The investigational antiamyloid beta (Aß) protofibril antibody previously known as BAN2401 is being submitted to the FDA under the accelerated approval pathway for the treatment of Alzheimer disease.
Eisai and Biogen have announced that they have begun the process of completing a rolling biologics license application (BLA) submission for their investigational Alzheimer disease (AD) treatment, lecanemab. The therapy, previously known as BAN2401, has been submitted to the FDA under the accelerated approval pathway.1
Previously, in June 2021, lecanemab was granted a breakthrough therapy designation, and Eisai noted that after all portions of the BLA are submitted to the FDA and the agency accepts the BLA, the Prescription Drug User Fee Act (PDUFA) action date will be set. The application will be supported by data from the phase 2b clinical trial, known as Study 201 (NCT01767311), which demonstrated a reduction in brain amyloid accompanied by a consistent reduction of decline across several clinical and biomarker end points in patients with mild cognitive impairment (MCI) due to Alzheimer disease (AD) or Alzheimer dementia.1,2
In Study 201, senior author Jeffrey L. Cummings, MD, ScD, director, Chambers-Grundy Center for Transformative Neuroscience, University of Nevada–Las Vegas, and colleagues conducted a Bayesian design clinical trial randomizing patients to lecanemab (2.5 mg/kg biweekly, 5 mg/kg monthly, 5 mg/kg biweekly, 10 mg/kg monthly, 10 mg/kg biweekly) or placebo, identifying 10 mg/kg biweekly as the effective dose 90%. At 18 months, 10 mg/kg biweekly lecanemab had a 76% probability of achieving 25% less decline on the primary end point, the change on the Alzheimer’s Disease Composite Score (ADCOMS), than placebo.2 Achievement of primary end point required 80% probability, though additional prespecified Bayesian analyses indicated a 97.6% and 97.7% probability of the 10-mg/kg lecanemab being superior to placebo by any magnitude at both 12 and 18 months, respectively.
"The Alzheimer's community welcomes scientific innovation that creates more treatment options for people living with this terrible neurodegenerative disease," Cummings said in a statement.1 "Based on the efficacy and safety results of the phase 2b study and preliminary results from the open-label extension study, I am optimistic about the potential lecanemab may have as a treatment choice for patients with early Alzheimer's to ameliorate the otherwise inevitable decline they face."
Investigators also conducted conventional analyses of Study 201, which showed a dose-dependent reduction in change from baseline in ADCOMS over 18 months in the 10 mg/kg biweekly lecanemab group, with 30% (P = .034) less decline than placebo. A 26% less decline on Clinical Dementia Rating-Sum-of-Boxes (CDR-SB) was observed in the same dosed group (P = .125), along with a 47% less decline on Alzheimer’s Disease Assessment Scale-Cognitive Subscale (ADAS-Cog14).2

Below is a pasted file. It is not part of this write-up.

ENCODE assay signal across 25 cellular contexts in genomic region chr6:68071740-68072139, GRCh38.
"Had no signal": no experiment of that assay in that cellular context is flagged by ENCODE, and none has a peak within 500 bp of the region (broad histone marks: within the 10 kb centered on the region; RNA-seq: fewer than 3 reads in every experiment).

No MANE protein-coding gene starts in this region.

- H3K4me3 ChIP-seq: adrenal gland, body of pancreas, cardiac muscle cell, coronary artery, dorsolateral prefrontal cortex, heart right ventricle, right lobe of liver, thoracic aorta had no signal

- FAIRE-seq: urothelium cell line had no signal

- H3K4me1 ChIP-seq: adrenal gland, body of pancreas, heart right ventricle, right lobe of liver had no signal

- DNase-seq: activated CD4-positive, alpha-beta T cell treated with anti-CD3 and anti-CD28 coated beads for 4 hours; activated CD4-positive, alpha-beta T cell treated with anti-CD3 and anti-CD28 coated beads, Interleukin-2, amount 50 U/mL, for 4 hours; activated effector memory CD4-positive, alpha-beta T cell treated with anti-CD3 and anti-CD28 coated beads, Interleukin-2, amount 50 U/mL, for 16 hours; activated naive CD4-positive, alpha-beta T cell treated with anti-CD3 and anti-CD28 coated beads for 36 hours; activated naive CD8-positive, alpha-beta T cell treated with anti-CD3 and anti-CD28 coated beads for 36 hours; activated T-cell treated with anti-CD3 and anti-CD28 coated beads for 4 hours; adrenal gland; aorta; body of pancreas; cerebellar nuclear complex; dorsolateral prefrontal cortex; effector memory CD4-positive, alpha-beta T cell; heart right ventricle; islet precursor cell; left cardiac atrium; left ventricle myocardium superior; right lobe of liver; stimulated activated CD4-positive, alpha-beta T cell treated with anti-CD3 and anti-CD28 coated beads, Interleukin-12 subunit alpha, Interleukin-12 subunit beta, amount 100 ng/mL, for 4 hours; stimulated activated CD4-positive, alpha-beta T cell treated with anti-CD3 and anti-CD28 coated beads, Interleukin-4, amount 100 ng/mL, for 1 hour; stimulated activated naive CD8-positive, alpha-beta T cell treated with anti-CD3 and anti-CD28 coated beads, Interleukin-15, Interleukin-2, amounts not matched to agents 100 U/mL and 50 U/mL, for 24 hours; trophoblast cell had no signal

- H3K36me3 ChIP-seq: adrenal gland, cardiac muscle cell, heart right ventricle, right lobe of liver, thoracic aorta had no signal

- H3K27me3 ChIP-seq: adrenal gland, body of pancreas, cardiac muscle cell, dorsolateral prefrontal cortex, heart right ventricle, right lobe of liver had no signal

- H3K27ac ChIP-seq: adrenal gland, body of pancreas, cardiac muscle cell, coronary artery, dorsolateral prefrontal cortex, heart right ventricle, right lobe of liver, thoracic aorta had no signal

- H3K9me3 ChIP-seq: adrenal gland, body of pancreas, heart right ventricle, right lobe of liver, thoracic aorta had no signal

As well, the 10 mg/kg biweekly lecanemab dose reduced brain amyloid by 0.306 standardized uptake value ratio units (baseline mean, 1.37), and more than 80% of subjects became amyloid negative by visual read. Additionally, the rate of amyloid-related imaging abnormalities-edema/effusion (ARIA-E) for the 10 mg/kg biweekly dosing was 9.9%.1,2
In July 2021, the details of the phase 3 Clarity AD study (NCT03887455) were presented by Michelle Gee, PhD, director, neuroscience product creation unit, Eisai, at the 2021 Alzheimer’s Association International Conference, where design, end points, and comparison to the phase 2 study population were explored. Clinical efficacy and safety of the investigational antiamyloid ß protofibril antibody will be evaluated in a placebo-controlled, double-blind, parallel-group assessment including adults with early AD. As of March 2021, Clarity AD had enrolled its goal of 1795 participants; as of the January 6, 2021, cutoff the median participant age was 72 years, with patients ranging in age from 50 to 90 years, 81% of whom were over 65 years.1 Results showed mean baseline values for clinical end points of 3.2 points (Standard deviation [SD], 1.3) on CDR-SB, 0.4 points (SD, 0.1) on ADCOMS, 25.4 points (SD, 7.3) on ADAS-Cog, 25.6 points (SD, 2.2) on Mini-Mental State Exam (MMSE), and 0.6 points (SD, 0.2) on Global CDR.3
The FDA has agreed that the completed results of Clarity AD can serve as the confirmatory study to verify the clinical benefit of lecanemab post-accelerated approval. Blinded safety data from Clarity AD will also be included, but to support the BLA.1
"With the worldwide population growing and aging, the number of people living with AD is on the rise. AD imposes an enormous burden on not only people living with AD and their families but also for society. We recognize the strong and urgent expectations from stakeholders to further advance a treatment system for this disease. For many years, Eisai has endeavored to understand the anxieties of people living with AD and has been conducting research and development of novel therapies," Haruo Naito, chief executive officer, Eisai, said in a statement.1 "The lecanemab rolling BLA submission marks a new milestone toward the advancement of a treatment system for AD. As part of our human health care mission, we are committed to bringing new medicines to people living with AD and their families as early as possible."